"Wait for me," Romeos called out. Before you knew it, we were both down the hill with neither one knowing what or who could await us there.

I never felt as free as the exhilarating rush of cold air pummeled my face, sending my curls flapping against my brows and ears. I was riding Midnight, my new horse, across the dull browns and greens of the pastures that still were damp from the cold rains. The hooves swished against the vegetation at unmatched speeds. As the son of the king of Aegea, I was used to feeling entitled but this was different. Here I felt invincible.

"Faster, faster, faster," I shouted as he galloped towards the sunset. Layers of blue, violet, and orange light greeted my eyes as the sun dipped below the voluminous clouds. Now that the race was over I was alone in the expanse of grassy pastures that would abruptly end at the cliff's edge to the far east of me. As the horse began to slow, an eerie silence blanketed the cool air. I turned the horse around only to discover I was not alone. A horseman, dressed in what looked like a black cloak pranced along the horizon, teetering towards the cliffs. It was too far to see his face, which was shrouded by a black hood. Who is that? Is this Apollus or Romeos trying to pull a practical joke? I firmly pulled the reins to stop Midnight from venturing any further, waiting to see what the rider's next move was. The strange horseman turned around to face me head on. If he did not see me before he saw me now.

"Who are you?" I muttered aloud. "There is no more need for practical jokes." The only sound between us was moving air. I squinted. It was neither Romeos nor Apollus. My grip tightened on the reins.

"It is not safe boy," I whispered in Midnight's ear. "It is time to go back home." As the horseman galloped closer, I noticed a long sword sticking out his sheath. Whoever it was they did not come in peace. A cold breeze sent me shivering in my woolen cloak.

"Midnight, we have to head back home!" I commanded in a low but firm voice. The rider and his horse were galloping faster.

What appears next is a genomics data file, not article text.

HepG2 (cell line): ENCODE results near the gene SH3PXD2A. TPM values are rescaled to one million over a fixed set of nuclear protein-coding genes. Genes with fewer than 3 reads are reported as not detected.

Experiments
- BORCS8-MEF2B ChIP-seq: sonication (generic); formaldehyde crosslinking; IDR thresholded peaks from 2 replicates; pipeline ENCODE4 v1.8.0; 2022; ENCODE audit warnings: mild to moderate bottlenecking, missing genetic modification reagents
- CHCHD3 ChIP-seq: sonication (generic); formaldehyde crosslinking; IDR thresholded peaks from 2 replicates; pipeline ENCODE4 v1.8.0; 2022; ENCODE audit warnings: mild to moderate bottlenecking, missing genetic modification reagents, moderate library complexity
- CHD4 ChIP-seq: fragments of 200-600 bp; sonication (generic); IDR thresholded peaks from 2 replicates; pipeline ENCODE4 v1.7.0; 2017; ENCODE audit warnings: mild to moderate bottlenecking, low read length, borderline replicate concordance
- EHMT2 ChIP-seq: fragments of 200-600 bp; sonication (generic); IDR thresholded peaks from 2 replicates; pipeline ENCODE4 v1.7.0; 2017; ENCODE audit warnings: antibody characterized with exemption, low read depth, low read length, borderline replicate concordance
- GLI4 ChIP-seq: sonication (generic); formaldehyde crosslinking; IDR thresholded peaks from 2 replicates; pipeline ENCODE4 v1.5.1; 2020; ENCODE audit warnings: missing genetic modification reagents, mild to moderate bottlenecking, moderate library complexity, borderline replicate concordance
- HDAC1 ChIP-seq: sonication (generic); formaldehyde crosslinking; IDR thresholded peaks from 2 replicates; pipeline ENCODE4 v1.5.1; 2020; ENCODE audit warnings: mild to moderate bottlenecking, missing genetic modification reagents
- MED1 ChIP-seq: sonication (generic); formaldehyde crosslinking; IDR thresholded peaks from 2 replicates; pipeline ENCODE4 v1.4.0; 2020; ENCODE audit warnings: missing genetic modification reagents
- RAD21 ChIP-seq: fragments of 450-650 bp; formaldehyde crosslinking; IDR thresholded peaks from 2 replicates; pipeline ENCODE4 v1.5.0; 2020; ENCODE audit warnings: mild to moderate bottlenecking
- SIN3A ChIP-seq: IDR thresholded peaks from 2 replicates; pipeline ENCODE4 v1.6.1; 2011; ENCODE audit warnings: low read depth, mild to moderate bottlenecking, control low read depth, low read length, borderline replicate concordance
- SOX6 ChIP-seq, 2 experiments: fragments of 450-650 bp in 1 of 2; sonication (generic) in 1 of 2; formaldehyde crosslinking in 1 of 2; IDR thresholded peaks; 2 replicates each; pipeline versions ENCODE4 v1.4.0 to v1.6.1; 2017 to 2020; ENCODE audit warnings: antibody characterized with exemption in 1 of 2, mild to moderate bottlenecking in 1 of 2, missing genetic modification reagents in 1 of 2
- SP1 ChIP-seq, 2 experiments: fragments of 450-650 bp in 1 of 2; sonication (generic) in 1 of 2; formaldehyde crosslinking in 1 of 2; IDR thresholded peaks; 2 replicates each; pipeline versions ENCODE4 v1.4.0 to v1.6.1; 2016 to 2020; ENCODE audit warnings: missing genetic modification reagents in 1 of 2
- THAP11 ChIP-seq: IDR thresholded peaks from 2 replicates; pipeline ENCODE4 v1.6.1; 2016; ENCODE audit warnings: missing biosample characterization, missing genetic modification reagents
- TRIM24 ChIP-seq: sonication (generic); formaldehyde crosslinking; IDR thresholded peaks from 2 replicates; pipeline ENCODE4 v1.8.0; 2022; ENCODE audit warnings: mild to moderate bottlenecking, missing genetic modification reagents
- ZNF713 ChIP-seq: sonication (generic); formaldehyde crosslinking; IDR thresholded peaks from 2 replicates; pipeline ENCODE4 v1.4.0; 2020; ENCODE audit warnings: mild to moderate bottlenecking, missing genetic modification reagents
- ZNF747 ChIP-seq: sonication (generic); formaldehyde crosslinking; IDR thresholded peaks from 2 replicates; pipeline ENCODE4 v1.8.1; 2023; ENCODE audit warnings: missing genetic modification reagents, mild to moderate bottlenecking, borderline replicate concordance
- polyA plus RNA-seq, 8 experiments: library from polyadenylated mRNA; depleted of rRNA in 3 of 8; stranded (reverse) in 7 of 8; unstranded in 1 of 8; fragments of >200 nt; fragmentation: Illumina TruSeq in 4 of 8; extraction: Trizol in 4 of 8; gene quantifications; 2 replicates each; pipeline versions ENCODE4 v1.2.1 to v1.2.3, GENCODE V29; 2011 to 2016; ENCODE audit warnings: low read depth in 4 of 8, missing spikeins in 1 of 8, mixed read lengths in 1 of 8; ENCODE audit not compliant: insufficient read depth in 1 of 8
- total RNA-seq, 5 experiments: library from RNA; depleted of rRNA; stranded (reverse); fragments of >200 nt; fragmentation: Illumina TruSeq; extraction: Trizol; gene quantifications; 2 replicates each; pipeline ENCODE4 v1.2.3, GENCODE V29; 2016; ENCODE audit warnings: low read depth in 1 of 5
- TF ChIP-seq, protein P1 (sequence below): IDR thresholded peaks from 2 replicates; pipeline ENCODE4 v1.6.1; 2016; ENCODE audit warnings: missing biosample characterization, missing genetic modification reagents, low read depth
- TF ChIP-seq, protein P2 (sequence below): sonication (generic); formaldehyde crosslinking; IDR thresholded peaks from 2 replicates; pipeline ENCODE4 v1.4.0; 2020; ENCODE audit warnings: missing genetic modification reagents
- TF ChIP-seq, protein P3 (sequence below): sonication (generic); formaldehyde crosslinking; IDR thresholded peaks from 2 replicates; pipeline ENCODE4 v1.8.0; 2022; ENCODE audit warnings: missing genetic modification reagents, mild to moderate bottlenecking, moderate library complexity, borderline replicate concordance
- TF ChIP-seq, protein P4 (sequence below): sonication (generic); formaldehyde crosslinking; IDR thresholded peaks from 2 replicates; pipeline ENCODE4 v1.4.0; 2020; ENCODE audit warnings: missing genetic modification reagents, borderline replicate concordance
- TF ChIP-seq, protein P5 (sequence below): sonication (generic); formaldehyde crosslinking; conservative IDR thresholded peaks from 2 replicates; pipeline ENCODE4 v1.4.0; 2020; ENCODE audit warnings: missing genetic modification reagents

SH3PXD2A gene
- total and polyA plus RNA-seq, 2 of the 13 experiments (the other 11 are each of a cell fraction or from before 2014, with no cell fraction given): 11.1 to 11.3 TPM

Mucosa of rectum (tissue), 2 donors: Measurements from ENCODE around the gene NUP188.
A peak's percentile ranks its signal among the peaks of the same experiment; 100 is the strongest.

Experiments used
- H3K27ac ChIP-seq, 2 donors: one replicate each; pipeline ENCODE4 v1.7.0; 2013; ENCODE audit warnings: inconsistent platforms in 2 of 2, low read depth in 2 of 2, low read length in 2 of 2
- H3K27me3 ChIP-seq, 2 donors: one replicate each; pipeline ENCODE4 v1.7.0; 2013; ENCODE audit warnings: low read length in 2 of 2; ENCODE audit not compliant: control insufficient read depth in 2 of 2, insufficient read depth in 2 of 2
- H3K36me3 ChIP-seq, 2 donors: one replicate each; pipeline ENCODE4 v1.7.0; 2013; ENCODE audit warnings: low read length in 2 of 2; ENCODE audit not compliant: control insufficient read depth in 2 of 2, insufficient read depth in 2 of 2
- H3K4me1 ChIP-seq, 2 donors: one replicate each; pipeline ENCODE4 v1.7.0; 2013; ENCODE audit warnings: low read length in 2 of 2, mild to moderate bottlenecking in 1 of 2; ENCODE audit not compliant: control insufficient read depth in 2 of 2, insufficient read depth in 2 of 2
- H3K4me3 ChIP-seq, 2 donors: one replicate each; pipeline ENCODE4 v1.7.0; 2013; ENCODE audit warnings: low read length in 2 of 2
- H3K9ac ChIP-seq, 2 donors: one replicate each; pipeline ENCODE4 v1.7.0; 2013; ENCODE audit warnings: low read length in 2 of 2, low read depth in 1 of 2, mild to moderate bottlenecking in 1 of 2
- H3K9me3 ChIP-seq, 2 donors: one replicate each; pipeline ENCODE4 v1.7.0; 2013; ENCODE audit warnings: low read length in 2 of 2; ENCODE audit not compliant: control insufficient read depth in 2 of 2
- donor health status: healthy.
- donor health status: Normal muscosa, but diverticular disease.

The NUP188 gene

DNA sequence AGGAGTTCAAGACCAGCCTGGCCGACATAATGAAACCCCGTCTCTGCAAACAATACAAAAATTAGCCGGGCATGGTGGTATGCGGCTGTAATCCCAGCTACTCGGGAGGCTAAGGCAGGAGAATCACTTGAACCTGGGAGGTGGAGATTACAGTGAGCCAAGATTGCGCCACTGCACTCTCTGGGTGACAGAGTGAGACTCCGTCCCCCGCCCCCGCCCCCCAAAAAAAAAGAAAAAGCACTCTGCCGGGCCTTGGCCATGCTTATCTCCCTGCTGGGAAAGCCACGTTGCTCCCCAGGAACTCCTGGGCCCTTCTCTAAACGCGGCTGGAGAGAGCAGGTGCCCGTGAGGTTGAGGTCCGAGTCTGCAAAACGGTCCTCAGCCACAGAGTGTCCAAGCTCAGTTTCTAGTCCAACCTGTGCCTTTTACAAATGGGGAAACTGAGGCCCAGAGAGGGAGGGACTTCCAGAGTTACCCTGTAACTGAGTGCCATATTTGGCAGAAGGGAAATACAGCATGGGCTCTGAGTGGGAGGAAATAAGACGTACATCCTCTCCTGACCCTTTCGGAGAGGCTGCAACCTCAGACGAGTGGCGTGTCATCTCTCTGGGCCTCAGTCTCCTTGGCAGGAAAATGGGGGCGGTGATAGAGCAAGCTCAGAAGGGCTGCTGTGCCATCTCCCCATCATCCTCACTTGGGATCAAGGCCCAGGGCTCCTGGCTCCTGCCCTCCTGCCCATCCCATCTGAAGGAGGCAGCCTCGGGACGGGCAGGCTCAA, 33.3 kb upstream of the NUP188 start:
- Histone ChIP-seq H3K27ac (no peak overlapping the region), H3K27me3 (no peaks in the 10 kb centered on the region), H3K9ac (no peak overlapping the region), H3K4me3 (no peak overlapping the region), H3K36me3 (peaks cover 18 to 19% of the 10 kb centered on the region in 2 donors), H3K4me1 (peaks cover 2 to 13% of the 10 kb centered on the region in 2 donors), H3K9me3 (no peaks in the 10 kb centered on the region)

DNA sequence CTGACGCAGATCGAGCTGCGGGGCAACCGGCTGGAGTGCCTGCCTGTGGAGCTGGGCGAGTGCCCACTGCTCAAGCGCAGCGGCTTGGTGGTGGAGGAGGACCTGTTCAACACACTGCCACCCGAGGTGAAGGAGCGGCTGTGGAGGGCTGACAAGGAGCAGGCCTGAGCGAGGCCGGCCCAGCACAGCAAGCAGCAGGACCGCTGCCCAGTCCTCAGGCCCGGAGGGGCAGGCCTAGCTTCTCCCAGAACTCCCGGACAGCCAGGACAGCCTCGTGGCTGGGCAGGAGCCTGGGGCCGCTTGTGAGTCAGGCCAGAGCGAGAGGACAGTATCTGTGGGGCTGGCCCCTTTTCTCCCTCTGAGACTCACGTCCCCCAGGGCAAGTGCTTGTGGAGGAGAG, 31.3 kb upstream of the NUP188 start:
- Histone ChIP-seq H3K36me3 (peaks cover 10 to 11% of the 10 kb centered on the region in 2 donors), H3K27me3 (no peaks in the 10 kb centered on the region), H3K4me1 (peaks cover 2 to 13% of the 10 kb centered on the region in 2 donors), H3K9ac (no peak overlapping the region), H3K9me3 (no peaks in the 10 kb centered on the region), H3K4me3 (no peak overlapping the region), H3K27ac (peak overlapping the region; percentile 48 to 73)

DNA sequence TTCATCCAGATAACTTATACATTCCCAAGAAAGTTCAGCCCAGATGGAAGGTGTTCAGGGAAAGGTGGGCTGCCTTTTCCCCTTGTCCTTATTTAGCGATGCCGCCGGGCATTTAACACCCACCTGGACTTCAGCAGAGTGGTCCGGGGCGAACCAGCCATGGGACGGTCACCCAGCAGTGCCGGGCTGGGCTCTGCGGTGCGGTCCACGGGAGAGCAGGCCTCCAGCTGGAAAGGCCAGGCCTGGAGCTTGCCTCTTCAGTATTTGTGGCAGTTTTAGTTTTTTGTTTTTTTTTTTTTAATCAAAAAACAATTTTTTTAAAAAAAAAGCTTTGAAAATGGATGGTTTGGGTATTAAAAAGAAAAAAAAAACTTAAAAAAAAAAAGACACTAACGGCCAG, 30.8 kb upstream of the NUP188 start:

"Go!" I shouted, yanking the reins. With a jerky start Midnight jolted into a sprint, kicking up clods of dirt. The horse and its rider only seemed to be closing in as the pounding hooves grew louder. I reached into my sheath only to realize I had left my sword at home.

"What do you want from me?" I spat. His reply came with a swift swiping motion of the sword, aimed at my head. I ducked low, clinging to the coarse mane that slipped through my fingers. My head was in a blur as my heart threatened to explode from my chest. I only had room for one thought. Stay alive.

"Go faster!" I snapped at the horse. Midnight madly galloped in response. Through the dizzying blur, I could see our home growing larger. The wind was blowing hard against my face I struggled to catch my breath. In the corner of my eye I watched the deranged rider take another aim.

Swing left. I yanked the reins, steering Midnight from the blow. I looked back to see how much distance we had surpassed. I was almost neck to neck with the rider. Peeking through the hood was a long face. He tilted his face towards me revealing a pair of sharp gray eyes. He only mirrored my motion. If I was going to outsmart him I had to trick him. Silently, I steered the horse making a sharp right to the south end of the fence.

A high-pitched neigh rang in my ears.

I rattled violently in my saddle as we skid downhill. I looked behind in horror as half of the tail hair was cut close to the buttocks. This man is crazy! I needed to get to the gate and fast!

"Someone open the gate please!" I yelled. Sweat trickled down my brow. Then I saw a young male slave out in the field. He looked up.

"Open the gate! Someone is chasing me! Hurry!" He dashed to the gate without hesitation. The gap between me and the rider was closing in again. As the slave scrambled to the gate, I knew he would not be able to unhinge the gate in time. As the horse came barreling towards the fence I had no choice but to jump. As the horse lifted in the air, the gate door swung open. Just as the front legs cleared the fence, I heard a loud thud. My heart stopped. I found myself falling from the flailing horse before everything went black—